Pharmaguy's Insights Into Drug Industry News
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Pharmaguy's Insights Into Drug Industry News
Pharmaguy curates and provides insights into selected drug industry news and issues.
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The Dog-Eat-Dog-Eat-Dog World of Biosimilars!

The Dog-Eat-Dog-Eat-Dog World of Biosimilars! | Pharmaguy's Insights Into Drug Industry News | Scoop.it

Amgen took one step closer to approval for its biosimilar of the world’s biggest-selling drug last night, but analysts don’t see it hitting the market this side of 2020 as a bitter patent battle continues.

 

The FDA advisory voted 26-0 that its version of AbbVie’s ($ABBV) Humira (adalimumab), currently known as ABP 501, should be approved along the same lines as the original drug--which includes licenses for rheumatoid arthritis and plaque psoriasis, as well as Crohn's disease and ulcerative colitis (UC).

 

Humira makes around $14 billion (with $8.4 billion made in the U.S.) a year and depending on how Amgen decides to price its copy (typically in Europe biosims are around 25% cheaper than the original), it could be set to eventually take a fair chunk of that away.

 

So, champagne corks popping at Amgen? Not quite, as even if, as expected, it gains full approval for all indications this year, it will likely not be launching its drug until 2022 if AbbVie has anything to do with it.

 

That’s because the two have locked horns in an increasingly bitter patent war, as AbbVie believes it has another 6 years of legal protection before anyone can release a biosimilar version. The dispute is still ongoing in the courts.

 

But in a reverse of fortune, Amgen is in fact today playing the role of AbbVie as the FDA panel turns its attentions to a biosimilar version of its blockbuster drug Enbrel (etanercept), which is indicated for rheumatoid arthritis and other chronic autoimmune conditions.

 

Novartis is seeking an approval for its Enbrel copy GP2015, which FDA staffers have already said in documents posted on the agency’s site this week is “highly similar” to its reference product, and the five licenses Enbrel has. The panel will meet today to discuss whether it too should recommend approval.

 

But guess what? In a familiar sounding scenario, Amgen is suing Novartis’ generic and biosimilar unit Sandoz on the grounds that its biosimilar infringes several of Enbrel's patents, so any launch could also be delayed.

 

And Amgen was in fact the first to succumb to biological copies in the U.S. when, just over a year ago, the FDA approved its first biosim in the form of Zarxio (filgrastim-sndz) from Sandoz--a biosimilar of Amgen's chemotherapy side effects drug Neupogen (filgrastim).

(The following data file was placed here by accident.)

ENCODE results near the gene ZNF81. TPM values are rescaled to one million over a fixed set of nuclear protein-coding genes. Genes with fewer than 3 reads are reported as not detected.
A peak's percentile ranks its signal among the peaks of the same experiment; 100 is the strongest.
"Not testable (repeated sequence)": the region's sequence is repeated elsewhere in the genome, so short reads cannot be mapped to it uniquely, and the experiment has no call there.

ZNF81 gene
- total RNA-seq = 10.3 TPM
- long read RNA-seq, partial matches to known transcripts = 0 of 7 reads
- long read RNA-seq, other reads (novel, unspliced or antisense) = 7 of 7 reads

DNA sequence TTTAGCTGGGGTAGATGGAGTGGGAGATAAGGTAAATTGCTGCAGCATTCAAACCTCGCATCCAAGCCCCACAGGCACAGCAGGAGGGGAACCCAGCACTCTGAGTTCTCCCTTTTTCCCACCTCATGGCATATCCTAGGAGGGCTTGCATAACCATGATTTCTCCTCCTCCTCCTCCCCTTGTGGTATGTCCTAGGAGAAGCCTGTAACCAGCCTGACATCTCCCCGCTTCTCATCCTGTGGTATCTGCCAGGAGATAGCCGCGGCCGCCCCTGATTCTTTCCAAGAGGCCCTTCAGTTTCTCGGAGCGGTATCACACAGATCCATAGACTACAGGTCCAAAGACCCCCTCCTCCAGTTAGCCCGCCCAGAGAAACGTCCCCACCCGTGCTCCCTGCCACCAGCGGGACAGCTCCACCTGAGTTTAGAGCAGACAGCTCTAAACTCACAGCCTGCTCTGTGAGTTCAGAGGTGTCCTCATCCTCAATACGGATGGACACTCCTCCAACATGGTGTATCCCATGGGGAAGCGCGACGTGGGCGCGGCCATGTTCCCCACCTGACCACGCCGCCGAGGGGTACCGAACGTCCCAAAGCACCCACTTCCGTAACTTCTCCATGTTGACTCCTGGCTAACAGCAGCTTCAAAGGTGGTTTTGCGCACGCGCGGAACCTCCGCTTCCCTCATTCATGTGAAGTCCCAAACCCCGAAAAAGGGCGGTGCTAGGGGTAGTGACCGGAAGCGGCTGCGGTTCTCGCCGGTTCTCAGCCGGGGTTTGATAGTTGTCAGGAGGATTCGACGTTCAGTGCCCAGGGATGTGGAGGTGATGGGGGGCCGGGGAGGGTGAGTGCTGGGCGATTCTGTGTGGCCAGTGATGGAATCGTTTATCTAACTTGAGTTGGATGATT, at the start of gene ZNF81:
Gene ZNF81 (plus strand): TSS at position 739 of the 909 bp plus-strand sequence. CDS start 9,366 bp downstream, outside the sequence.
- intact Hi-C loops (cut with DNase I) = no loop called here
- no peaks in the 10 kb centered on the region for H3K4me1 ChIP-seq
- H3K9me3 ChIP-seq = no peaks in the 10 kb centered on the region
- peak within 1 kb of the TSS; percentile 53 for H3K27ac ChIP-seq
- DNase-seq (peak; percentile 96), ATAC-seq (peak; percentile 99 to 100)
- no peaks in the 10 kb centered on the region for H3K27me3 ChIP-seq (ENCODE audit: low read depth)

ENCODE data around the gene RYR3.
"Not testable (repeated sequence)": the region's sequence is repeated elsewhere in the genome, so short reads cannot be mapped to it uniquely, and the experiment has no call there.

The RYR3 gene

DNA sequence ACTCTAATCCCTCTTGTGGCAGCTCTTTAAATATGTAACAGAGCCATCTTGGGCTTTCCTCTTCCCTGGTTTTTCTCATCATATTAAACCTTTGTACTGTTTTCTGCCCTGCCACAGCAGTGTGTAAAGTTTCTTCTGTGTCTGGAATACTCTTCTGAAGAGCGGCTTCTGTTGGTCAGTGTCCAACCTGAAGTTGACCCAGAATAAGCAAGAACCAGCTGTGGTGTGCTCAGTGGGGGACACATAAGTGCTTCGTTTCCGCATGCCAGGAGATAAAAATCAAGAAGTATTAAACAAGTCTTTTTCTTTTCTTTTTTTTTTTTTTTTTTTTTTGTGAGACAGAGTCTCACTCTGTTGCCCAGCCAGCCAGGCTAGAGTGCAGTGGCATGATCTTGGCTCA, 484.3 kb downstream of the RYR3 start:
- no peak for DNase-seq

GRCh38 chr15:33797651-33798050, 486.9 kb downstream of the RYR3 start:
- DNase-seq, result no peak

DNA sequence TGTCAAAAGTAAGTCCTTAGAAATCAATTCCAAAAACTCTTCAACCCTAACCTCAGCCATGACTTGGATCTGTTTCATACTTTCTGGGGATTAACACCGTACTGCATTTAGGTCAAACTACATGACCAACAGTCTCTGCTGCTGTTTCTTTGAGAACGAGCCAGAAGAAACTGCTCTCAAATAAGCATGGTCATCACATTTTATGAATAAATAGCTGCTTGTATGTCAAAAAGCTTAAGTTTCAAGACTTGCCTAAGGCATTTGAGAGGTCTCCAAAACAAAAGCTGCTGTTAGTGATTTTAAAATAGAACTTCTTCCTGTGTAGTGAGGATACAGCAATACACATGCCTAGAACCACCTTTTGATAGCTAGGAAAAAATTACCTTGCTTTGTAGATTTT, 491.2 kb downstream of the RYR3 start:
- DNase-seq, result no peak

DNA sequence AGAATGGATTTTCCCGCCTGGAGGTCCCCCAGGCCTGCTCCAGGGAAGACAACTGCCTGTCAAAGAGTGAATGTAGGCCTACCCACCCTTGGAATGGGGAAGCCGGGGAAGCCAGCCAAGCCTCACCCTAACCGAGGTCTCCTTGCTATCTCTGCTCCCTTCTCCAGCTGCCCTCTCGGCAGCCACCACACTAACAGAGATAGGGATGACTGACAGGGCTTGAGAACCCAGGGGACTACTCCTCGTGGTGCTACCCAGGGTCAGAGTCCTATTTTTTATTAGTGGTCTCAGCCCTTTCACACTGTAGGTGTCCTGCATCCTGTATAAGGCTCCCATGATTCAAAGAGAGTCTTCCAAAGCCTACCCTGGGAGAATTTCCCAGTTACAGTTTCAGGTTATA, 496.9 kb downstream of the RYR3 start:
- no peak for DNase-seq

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Amgen's R&D Chief More Concerned About "Labeling" Than Patient Safety... Ugh!

Amgen's R&D Chief More Concerned About "Labeling" Than Patient Safety... Ugh! | Pharmaguy's Insights Into Drug Industry News | Scoop.it

A month ago, Amgen and AstraZeneca were confidently rolling up data from three highly touted late-stage studies on the psoriasis drug brodalumab for a new drug application that was widely viewed as a shoo-in at the FDA. But late Friday evening, as the industry was heading out for a long Memorial Day weekend, Amgen abruptly said it was pulling out of the long-running collaboration on the high-profile IL-17 program after evaluating the likely commercial impact it would face in light of the suicidal thoughts some patients reported during the studies.


"During our preparation process for regulatory submissions, we came to believe that labeling requirements likely would limit the appropriate patient population for brodalumab," said Amgen R&D chief Sean Harper in a statement. AstraZeneca, which paid $50 million and shouldered the lion's share of the R&D costs to partner with Amgen three years ago, was left holding the damaged goods as it said separately that R&D execs would now think through what the future could hold for the drug.

Pharma Guy's insight:


Nice way to express your concern for patient safety, Sean! I suppose if Amgen did not have to mention suicidal thoughts that you'd be OK with it. Ugh!

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Et Tu, Amgen? Blincyto's Bling! Bling! Price Tag!

Et Tu, Amgen? Blincyto's Bling! Bling! Price Tag! | Pharmaguy's Insights Into Drug Industry News | Scoop.it

FDA approved Amgen's Blincyto (blinatumomab) on December 3, 2014, as a second-line treatment for Philadelphia chromosome-negative precursor B-cell acute lymphoblastic leukemia, which affects around 6,000 patients in the US.

The price tag of $178,000 per two-cycle course makes it one of the most costly drugs on the market.

This is just one of the record number of 15 "orphan" drugs approved by the FDA in 2014 (read "43% of New Drugs Approved by FDA in 2014 were for Treatment of Rare Diseases").